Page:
Nick Carroll: Maurice Cole and the Surf Coast Showdown

27 Oct 2020 1 Share

Nick Carroll

Senior Writer



(Maybe it’s the Covid. Maybe it’s just the times. In the same month, two of Australia’s epic old school surfers are running for political office: Rabbit Bartholomew for the Queensland State seat of Burleigh, and Maurice Cole for a seat on the Surf Coast Shire Council. We’ll know the results of both races in a week or so. But in the meantime, given this unique moment in history, we decided to take a close look at each race: what the hell is going on, and if either of these huge characters are in with a chance.)

Part one: Maurice Cole and the Surf Coast Showdown

There’s 10 candidates for the four Surf Coast Shire Council seats in the Torquay ward. And if you go on to the Vicco electoral website to see who they are, only one of the 10 doesn’t have a manifesto next to his name.

Yep, that’s Maurice. He missed the deadline. “I was 47 seconds late!” he told us.

What do the other nine candidates’ manifestos say about them? Family people, care for the environment, more facilities, etc.. To be honest, they’re pretty much pablum. Maurice isn’t pablum. He’s possibly the most talkative, he’s surely the most recognisable, and he’s got a real issue: Bells Beach. Possible development of.

Maurice was surfing Bells back when it was first declared a Victorian State recreation reserve on the basis of its surfing status. That was in 1970. Since then the Bells area has seen a grading and surfacing of its parking areas, some low-profile paths, cliff stairs and small wooden viewing platforms, and a small toilet block. Aside from regular plantings and other careful upkeep by volunteer groups, that’s been it.

For the past decade and more, members of those groups — Maurice usually among ‘em — have been fighting intermittent battles with the Shire over what they see as risks to Bells’s sanctity. There was the crazy influx of tourist buses that targeted Bells as a first stop on the Great Ocean Road showcase tour, took over the carpark, and never paid a cent toward upkeep of the reserve. There were the rumours of a cafe in the Winki carpark. There was the question of the Bells CT gate money, ie where did it actually end up? And why did it take 51 days to set up and pull down the contest? There was the b-n-b development down the road.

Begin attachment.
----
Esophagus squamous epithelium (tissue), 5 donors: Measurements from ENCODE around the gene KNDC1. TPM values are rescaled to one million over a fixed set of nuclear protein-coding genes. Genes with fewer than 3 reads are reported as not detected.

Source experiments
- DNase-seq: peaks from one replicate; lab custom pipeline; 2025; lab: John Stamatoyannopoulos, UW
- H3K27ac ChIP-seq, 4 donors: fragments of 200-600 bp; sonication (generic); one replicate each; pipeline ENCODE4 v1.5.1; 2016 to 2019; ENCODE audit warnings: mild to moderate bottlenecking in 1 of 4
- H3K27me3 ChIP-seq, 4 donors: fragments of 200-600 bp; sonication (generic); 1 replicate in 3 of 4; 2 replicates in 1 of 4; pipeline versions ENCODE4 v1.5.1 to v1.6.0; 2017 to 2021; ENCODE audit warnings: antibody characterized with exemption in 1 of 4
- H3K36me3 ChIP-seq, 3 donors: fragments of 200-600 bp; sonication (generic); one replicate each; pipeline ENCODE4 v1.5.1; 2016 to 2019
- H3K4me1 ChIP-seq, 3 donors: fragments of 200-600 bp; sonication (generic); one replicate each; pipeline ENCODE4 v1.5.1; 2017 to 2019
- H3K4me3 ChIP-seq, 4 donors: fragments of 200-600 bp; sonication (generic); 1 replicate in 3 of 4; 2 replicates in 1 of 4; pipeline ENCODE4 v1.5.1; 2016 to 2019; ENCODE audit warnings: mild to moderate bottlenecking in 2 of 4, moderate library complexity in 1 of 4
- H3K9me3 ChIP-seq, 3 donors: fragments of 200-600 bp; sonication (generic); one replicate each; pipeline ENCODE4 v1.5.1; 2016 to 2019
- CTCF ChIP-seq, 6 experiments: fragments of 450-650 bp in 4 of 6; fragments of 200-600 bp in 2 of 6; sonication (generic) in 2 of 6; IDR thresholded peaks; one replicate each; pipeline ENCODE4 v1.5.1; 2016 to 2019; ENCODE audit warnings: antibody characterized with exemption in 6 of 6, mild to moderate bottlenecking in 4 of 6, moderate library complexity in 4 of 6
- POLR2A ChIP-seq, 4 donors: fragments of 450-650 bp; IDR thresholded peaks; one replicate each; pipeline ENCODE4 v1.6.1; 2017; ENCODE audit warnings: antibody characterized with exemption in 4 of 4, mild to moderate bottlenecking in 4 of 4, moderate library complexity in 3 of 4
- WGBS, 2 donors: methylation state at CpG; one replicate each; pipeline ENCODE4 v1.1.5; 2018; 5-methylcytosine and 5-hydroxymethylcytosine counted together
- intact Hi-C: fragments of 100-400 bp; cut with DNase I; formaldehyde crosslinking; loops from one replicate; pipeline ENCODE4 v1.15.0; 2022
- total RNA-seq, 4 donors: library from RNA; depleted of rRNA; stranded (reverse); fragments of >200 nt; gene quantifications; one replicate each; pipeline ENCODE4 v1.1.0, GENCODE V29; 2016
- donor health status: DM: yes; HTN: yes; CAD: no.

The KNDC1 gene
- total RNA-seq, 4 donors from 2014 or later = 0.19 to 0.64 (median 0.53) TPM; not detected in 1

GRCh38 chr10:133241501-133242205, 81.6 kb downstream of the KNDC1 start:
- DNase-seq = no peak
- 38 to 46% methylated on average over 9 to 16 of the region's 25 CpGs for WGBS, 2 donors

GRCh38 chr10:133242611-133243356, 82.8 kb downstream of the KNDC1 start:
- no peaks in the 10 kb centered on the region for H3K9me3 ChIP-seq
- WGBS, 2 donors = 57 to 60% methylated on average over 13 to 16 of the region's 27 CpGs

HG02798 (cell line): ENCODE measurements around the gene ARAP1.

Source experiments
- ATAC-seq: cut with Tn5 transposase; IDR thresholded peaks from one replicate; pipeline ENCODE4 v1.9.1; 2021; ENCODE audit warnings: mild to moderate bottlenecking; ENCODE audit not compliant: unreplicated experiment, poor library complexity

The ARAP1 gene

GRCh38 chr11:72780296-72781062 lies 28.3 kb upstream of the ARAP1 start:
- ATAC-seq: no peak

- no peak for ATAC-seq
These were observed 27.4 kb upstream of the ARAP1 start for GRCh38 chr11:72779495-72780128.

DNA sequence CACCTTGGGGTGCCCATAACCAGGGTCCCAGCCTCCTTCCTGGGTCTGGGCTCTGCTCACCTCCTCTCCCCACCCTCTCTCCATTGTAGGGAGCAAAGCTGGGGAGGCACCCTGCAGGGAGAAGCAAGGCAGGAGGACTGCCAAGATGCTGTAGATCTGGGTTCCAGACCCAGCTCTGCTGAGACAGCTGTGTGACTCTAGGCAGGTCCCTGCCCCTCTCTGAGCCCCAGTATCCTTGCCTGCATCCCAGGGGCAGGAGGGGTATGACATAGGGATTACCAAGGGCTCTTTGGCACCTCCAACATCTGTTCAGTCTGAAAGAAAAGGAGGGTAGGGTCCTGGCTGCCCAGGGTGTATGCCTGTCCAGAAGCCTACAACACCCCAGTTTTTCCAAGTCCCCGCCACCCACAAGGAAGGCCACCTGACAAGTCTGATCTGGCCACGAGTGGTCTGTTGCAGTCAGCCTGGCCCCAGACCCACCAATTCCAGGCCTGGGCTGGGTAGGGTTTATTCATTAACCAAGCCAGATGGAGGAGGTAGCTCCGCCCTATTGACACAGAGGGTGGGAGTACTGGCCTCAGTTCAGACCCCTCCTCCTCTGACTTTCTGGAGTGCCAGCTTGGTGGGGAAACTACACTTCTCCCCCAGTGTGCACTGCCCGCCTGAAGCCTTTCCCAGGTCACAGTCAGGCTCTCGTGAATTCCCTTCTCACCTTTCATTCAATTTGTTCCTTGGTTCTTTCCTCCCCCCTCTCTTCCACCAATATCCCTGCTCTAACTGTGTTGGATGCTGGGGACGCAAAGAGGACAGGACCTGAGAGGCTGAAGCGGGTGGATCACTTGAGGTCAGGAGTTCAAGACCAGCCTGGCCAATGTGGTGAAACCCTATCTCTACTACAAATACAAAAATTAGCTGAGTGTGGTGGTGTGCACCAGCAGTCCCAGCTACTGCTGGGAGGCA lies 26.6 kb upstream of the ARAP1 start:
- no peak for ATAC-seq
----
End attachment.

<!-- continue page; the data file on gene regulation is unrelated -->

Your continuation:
For Maurice these have all been barbarians-at-the-gate type stuff. But his run for Council was triggered by surely the weirdest and most mysterious proposal of all: a 60-metre long, two-metre high walkway-cum-viewing platform that the Surf Coast Shire is insisting on building above Winkipop.

The thing — a much larger, permanent version of a temporary scaffold set up in recent years as part of the Rip Curl Pro — looks like nothing else in the reserve, and has an estimated price tag of over $200,000. The Shire wants to build it, despite its own public surveys returning a significant rejection of the idea, and everyone else involved — including the World Surf League, who originally requested the temporary version, and Surfing Victoria, who put it up and take it down each year — suddenly adopting a hands-off approach.

The process has led Maurice to doubt pretty much everything about the way the Council currently operates. Together with Surfrider’s Darren Noyes-Brown, he’s been filing FOI requests with Council and State, trying to figure out why the walkway is even on the agenda. “It’s completely out of character for the area,” he says. “There’s just too much secrecy around this stuff.”

It’s also caused him to question the Council’s willingness to examine the impact of development in the Shire. In 2009, with large scale development already in the wind, councillors passed a motion directing council to carry out an impact study on the likely effects of heavy development in the area. Massive housing developments in north Torquay have sprung up in recent years, but no impact study has been done.

He’s tried to mitigate the 47-second slip-up with a detailed Facebook page.

It’s been one of the most full-on years in Maurice’s very full-on life. He thought he’d had a recurrence of prostate cancer and that he might be gone by Christmas, then discovered he was fine after all. He’d just got back into surfboard design with some cool innovations around his re-born reverse v, and began surfing again after an extended layoff. Then! Yep, run for Council. “I’m pretty sure this is going to make me sick again,” he said. “But someone’s gotta do it.”

Another wacky aspect to this race: Torquay ward has traditionally included Bells Beach in its boundary. This year, the boundary has been changed, shifting Bells out of Torquay and into Anglesea. 


Torquay Ward 

Up for grabs: Four of nine SCS councillor seats 

Candidates: 10

Alignments: Kate Gazzard (Greens), Paul Barker (Liberal Democrats) all others claim Independent status

Enrolled voters: 15,786

A seat could be won with: 3,158 votes

Vote: conducted by postal vote only (due to Covid)

Does Maurice have a shot? Maybe, but it’s a slim maybe. He’s an untried candidate in a large field, including three current councillors. Even if every surfer in the ward voted for him, there wouldn’t be 3158 of ‘em. Preferences will probably be his best chance.

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